Simon(e) Jaikiriuma Paetau (*1986) is a German-Colombian artist whose practice shifts between film, performance, and media art. Their work focuses on the intersection of decolonial themes and queer cultures. Paetau studied at the Academy of Media Arts Cologne and at the International Film School (EICTV) in Cuba.
The Berlinische Galerie is exhibiting three works that have been created collaboratively since 2021. In these works, Paetau envisions utopias of resistance against heteronormative and (post)colonial structures.
Mojana (2021, 18 min., with Nadia Granados) is an associative re-interpretation of a Colombian myth. The film centers on the seductive, man-eating Mojana – a mermaid-monster that is both desired and punished. The film denounces the violence against this female mythical creature and raises it as a symbol of transfeminine resilience.
Aribada (2022, 30 min., with Natalia Escobar) blends documentary film and fiction. The eponymous mythical beast meets Las Traviesas, a group of indigenous trans women of the Emberá people in Colombia, for whom the magical, the spiritual, the dreamlike, and the performative coexist on equal terms. Enchanted by their beauty and strength, Aribada decides to join the Traviesas to create their own trans*futurist community.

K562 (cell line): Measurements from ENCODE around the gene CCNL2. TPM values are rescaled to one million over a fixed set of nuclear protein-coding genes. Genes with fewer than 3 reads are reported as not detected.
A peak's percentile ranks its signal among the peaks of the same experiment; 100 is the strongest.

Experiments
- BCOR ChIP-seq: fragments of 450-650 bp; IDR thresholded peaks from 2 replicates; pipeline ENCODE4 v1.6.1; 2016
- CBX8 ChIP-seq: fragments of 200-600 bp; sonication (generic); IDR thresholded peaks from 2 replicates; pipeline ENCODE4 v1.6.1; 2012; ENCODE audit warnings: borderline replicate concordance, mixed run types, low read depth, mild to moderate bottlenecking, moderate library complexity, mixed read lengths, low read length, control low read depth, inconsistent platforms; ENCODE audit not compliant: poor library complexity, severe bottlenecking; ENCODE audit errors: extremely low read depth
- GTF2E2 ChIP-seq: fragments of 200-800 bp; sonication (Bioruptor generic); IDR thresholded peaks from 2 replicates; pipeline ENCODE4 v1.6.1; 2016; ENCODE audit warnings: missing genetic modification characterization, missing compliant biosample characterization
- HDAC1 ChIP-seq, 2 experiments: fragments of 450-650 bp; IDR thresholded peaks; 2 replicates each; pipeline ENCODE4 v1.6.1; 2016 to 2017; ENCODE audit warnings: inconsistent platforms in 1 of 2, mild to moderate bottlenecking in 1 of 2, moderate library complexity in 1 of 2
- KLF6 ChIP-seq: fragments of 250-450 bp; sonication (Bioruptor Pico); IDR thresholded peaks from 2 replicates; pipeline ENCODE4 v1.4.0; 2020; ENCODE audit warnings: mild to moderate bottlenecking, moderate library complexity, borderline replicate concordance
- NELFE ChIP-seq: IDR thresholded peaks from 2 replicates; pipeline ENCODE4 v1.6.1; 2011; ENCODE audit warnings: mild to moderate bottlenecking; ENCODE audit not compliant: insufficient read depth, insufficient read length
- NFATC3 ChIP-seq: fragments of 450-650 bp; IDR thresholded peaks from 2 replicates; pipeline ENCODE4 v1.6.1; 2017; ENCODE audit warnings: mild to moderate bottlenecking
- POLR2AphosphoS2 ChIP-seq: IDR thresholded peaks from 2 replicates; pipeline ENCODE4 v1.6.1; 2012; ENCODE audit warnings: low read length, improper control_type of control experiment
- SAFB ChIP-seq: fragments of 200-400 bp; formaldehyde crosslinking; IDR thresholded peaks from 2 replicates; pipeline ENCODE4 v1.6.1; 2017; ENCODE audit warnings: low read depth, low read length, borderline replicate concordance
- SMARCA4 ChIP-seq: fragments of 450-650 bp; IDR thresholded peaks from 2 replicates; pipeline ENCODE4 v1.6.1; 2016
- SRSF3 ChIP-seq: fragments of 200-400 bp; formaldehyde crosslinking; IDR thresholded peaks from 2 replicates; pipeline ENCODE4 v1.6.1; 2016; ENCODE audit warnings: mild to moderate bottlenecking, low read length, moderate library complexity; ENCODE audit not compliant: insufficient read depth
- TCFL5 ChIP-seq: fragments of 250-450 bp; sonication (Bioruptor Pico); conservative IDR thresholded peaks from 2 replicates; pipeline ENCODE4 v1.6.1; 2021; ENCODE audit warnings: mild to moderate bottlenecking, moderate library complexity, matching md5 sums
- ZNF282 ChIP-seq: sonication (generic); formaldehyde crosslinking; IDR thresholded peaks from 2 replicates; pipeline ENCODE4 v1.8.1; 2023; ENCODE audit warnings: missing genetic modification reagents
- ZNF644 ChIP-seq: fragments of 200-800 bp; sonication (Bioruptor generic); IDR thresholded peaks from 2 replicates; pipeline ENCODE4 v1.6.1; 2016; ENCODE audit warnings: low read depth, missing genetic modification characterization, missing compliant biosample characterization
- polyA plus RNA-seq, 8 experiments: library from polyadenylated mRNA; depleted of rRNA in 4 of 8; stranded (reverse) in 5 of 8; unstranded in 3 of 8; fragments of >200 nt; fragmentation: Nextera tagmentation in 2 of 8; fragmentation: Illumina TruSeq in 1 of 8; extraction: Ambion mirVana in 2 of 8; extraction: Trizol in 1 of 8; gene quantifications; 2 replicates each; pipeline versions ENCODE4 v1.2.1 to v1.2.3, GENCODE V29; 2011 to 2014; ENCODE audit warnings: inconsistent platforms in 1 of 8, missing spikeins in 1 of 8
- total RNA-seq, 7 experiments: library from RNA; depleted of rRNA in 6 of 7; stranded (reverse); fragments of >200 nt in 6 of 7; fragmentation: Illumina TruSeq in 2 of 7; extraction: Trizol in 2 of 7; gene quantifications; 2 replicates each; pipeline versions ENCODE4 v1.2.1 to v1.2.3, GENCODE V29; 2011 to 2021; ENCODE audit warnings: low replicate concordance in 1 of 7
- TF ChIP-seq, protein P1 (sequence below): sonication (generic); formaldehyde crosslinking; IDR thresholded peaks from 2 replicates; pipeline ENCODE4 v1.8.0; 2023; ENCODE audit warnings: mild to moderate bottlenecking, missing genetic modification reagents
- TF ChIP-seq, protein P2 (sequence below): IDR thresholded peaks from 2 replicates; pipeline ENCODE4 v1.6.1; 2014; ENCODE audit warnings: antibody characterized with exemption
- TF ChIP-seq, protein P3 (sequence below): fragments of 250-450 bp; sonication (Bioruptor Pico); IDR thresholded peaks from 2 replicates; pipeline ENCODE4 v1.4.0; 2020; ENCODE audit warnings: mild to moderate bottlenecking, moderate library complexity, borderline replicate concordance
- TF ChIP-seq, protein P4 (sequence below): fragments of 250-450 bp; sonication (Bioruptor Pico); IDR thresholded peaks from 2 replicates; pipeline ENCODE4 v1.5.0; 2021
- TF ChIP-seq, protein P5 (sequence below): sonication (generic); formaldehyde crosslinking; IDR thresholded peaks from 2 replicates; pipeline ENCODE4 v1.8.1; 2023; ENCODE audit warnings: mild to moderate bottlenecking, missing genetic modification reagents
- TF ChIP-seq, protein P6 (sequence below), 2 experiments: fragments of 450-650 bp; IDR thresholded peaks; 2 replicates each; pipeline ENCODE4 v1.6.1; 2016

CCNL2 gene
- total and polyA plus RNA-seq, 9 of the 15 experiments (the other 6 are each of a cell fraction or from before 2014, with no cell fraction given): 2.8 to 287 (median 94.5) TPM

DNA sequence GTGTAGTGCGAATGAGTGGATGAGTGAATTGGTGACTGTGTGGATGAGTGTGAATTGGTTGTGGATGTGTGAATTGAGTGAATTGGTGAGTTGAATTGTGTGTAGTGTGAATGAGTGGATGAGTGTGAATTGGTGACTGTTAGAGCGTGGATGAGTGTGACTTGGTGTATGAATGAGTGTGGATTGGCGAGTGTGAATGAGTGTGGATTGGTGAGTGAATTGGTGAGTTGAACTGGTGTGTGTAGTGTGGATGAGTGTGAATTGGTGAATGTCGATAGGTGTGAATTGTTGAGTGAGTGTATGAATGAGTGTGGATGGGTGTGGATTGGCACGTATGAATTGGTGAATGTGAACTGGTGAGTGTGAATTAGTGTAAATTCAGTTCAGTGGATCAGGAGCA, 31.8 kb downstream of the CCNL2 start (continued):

Mourning Stage (2022)
These two narrative works are complemented by the performative video Mourning Stage (2022, 16 min, with Carlos Motta), in which Paetau is the protagonist. Based on drawings with various depictions of feminized demons and the devil in hell, Paetau uses their body and facial expressions for a ritual performance of great intensity. It can be read as a work of mourning and anger in response to the imposed colonial dictates of the Catholic Church regarding sexual orientation and gender identity. Simultaneously, it also serves as a tribute to the resilience of the body, fetishized and colonialized by morality.
IBB Video Space
Since 2011 the IBB Video Space has been screening artists who work with time-based media. The programme features not only established names in contemporary video art but also up-and-coming artists rarely seen in museums to date. For these, the Berlinische Galerie seeks to facilitate an institutional début. Each month brings a new encounter with work that raises questions about the medium and about social or political issues. Importance is attached to including marginalised perspectives and to shedding light on the impact of power structures.